BLOWING ROCK — Sitting down to talk with Steve Sudderth about Blowing Rock is like talking with a history book. Facts, figures, dates, stories — they all run off his tongue in as if he was a walking encyclopedia.

That’s actually not surprising since he is the author of the recently published book, “Trails Through Time: A History of the Blowing Rock Area, 1400 to 1900.”

A one-time bank loan officer, traveling salesman, fire marshal and building inspector, Blowing Rock’s native son leverages knowledge and skills gained from each occupation to craft an absorbing narrative that is far from linear. Sudderth’s research for this book, which references information from volumes no longer in print, is exhaustive. Some of it traces back to journals kept by Spanish explorers. There are archaeological anecdotes about Native Americans from various tribes, from Mississippi and Florida and North Carolina and Tennessee.

“I love history,” Sudderth said about writing the book. “There are many books out with a lot of published information about the history of the Blowing Rock area from the turn of the 20th century forward. There isn’t much new that I could contribute from about 1900 forward.

“At the same time, I have long been curious about the popular claim that Moravian Bishop Augustus Gottlieb Spangenberg was the first European in these parts. That was shortly after 1750, but there is ample evidence that others came through this region even before the mid-1700s. Not just Native Americans, but the Spanish, too, based on journal entries found in ancient archives back in Spain, as well as the longhunters, even those that preceded Daniel Boone.”

Anyone with an interest in this region is likely to find “Trails Through Time” absorbing because there is a wealth of often surprising information, and even answers to questions the reader might never have asked:

  • Hernando De Soto, the Spanish conquistador known primarily for his conquests of Central America and Peru, also led an expedition to explore the southeastern U.S. It began in what is now Tampa Bay and traveled north, including to areas of western North Carolina and Tennessee. The Spanish rode horses which, Sudderth points out, was “an animal unknown to Native Americans.” They also brought pigs for food, and some of them escaped — which accounts for what are now described as “feral pigs” or “wild hogs” that, “500 years later, cost an estimated $1.5 billion each year in damages and control costs.”
  • Through the years, Blowing Rock has been a part of eight counties, usually at the intersection of county boundary lines. Before Watauga County was even a jurisdiction, Blowing Rock started out as a part of Rowan County, and later related to Surry, Burke, Washington, Wilkes, Ashe, Yancey, and Caldwell before Watauga was formed.
  • During the Civil War, Blowing Rock was the epicenter of an Underground Railroad to get Union soldiers who had escaped Confederate prisons back to the north. Sudderth reported that as many as 640 returned to their homes in the north this way.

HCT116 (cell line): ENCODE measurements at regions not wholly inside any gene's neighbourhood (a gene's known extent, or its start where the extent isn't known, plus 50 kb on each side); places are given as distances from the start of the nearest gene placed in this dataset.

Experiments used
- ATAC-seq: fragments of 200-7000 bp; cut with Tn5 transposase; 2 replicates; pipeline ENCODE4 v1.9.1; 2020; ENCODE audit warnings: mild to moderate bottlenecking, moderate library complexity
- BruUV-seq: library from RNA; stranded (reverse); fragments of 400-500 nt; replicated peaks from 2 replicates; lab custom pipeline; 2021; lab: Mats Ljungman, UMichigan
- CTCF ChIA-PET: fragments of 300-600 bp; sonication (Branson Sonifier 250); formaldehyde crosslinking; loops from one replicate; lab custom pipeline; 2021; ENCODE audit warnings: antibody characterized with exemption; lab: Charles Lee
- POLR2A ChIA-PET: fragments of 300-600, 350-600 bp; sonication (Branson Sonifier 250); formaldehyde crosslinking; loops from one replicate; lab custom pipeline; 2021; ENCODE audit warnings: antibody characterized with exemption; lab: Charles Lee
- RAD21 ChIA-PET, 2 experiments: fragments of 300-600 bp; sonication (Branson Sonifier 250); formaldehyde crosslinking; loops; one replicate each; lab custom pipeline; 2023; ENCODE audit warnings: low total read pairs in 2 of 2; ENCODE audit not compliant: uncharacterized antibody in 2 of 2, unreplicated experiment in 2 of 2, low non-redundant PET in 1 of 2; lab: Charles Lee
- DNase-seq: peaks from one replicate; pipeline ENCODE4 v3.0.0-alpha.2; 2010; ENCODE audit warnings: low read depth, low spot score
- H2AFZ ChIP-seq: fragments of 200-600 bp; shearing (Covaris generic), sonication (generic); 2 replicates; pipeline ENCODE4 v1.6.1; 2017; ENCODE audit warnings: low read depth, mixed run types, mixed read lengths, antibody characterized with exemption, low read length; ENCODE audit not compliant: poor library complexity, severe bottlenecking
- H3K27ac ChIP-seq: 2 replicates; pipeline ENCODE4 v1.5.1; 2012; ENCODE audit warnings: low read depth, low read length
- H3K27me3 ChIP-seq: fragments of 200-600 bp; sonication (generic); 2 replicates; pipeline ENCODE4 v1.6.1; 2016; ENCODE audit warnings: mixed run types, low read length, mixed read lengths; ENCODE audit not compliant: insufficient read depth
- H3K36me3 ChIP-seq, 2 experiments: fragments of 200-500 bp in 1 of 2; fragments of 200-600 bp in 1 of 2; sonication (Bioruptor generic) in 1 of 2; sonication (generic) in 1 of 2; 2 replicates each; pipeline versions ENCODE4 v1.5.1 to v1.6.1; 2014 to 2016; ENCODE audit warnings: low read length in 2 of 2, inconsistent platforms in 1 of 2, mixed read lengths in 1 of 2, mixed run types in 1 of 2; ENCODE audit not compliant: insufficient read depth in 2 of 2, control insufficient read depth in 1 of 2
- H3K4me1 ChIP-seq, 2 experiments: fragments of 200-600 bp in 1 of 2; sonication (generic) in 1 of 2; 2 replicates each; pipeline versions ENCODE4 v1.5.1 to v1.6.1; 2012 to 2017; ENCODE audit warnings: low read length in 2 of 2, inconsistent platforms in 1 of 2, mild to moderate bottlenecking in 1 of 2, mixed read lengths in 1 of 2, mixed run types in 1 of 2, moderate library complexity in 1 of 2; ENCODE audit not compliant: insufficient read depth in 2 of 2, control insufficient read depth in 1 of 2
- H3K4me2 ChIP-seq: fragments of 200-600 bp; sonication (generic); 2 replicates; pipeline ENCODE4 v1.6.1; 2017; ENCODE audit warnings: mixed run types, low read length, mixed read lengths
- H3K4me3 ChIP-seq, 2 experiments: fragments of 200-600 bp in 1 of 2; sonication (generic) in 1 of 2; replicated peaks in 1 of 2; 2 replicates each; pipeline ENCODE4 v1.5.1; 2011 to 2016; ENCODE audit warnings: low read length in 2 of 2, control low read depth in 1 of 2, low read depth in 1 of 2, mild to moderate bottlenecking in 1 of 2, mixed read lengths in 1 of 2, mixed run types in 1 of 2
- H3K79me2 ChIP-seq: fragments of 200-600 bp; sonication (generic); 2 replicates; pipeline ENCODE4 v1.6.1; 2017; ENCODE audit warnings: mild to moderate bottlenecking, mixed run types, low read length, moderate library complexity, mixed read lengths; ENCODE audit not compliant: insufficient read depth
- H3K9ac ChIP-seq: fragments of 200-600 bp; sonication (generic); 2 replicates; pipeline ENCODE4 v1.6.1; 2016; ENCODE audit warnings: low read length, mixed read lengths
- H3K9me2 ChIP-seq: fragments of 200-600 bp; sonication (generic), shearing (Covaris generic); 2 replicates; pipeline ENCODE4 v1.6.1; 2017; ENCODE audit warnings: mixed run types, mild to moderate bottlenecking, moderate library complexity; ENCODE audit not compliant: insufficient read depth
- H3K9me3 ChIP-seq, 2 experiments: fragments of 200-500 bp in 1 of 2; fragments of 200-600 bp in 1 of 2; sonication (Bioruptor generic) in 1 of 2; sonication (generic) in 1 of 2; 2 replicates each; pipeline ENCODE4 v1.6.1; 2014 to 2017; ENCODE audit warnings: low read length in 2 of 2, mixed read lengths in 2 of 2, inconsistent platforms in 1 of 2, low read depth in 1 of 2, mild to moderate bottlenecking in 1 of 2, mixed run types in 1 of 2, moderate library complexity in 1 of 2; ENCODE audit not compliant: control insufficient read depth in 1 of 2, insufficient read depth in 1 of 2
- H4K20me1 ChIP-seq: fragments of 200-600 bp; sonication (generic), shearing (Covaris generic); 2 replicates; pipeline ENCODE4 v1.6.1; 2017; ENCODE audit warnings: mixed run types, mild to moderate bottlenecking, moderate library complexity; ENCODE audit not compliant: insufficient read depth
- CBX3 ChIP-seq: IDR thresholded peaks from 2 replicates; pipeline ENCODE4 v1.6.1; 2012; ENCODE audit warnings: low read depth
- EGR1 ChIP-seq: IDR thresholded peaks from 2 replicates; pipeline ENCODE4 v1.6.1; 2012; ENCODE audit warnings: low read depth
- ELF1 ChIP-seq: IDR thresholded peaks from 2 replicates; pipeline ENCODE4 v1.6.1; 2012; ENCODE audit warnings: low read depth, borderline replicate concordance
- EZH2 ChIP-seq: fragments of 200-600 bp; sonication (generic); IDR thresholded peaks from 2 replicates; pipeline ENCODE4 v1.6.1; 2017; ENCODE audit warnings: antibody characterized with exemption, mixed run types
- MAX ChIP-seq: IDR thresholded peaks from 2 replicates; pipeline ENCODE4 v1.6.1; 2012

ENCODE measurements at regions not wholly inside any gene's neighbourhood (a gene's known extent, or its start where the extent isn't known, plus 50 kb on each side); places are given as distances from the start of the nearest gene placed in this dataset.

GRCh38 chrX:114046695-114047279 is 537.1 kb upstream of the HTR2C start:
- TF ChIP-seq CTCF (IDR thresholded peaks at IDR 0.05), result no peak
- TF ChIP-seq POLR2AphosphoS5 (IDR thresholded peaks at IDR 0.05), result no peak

• Four escaped Union soldiers were “befriended” by a Confederate general near Morganton during the Civil War, even aiding their escape by pointing them to a boat that would take them to the other side of the Catawba River. Sudderth reports that the general described by one of the men later as having “piercing black eyes, a handsome face, mounted on a magnificent horse with two heavy revolvers and having a bright sabre by his side” was Gen. John Porter McCown.
  • “The Martin House” was built in 1870 by Harry Corpening Martin, a descendent of a guide and frontier longhunter, John Perkins. Martin was a prominent businessman and newspaper editor in Lenoir, having founded the Lenoir newspaper. He was also the president of the Caldwell & Watauga Turnpike Company in 1896, the company that led to what eventually became U.S. 321 connecting Lenoir with Blowing Rock.
  • At one time there were two “community wells” in downtown Blowing Rock from which to retrieve water.
  • The area now known as downtown Blowing Rock was first called “Laurel Ridge.” By 1856, residents had decided on “Blowing Rock” as what they would call their community. The town’s first post office was opened on July 26, 1856.

This is just a sampling of some of the historical tidbits found in Sudderth’s book, “Trails Through Time.” The author intentionally starts out identifying broad (and very early) demographic trends, from the Native Americans and the Spanish, as well as the “longhunters.” Ultimately, he narrows the scope to stories and facts specifically about Blowing Rock.

The first printing of “Trails Through Time” was in April 2020, by Imaging Specialists, Inc.

In addition to being available at the author’s website,, the book is also available for purchase at:

  • The Blowing Rock
  • Sunset Tee’s & Hattery- Blowing Rock
  • Footsloggers — Boone and Blowing Rock
  • Caldwell County Heritage Museum — Lenoir
  • Wilkes County Heritage Museum — Wilkesboro
  • Boone Drug Deerfield — Boone
  • Fred’s General Mercantile Store — Beech Mountain

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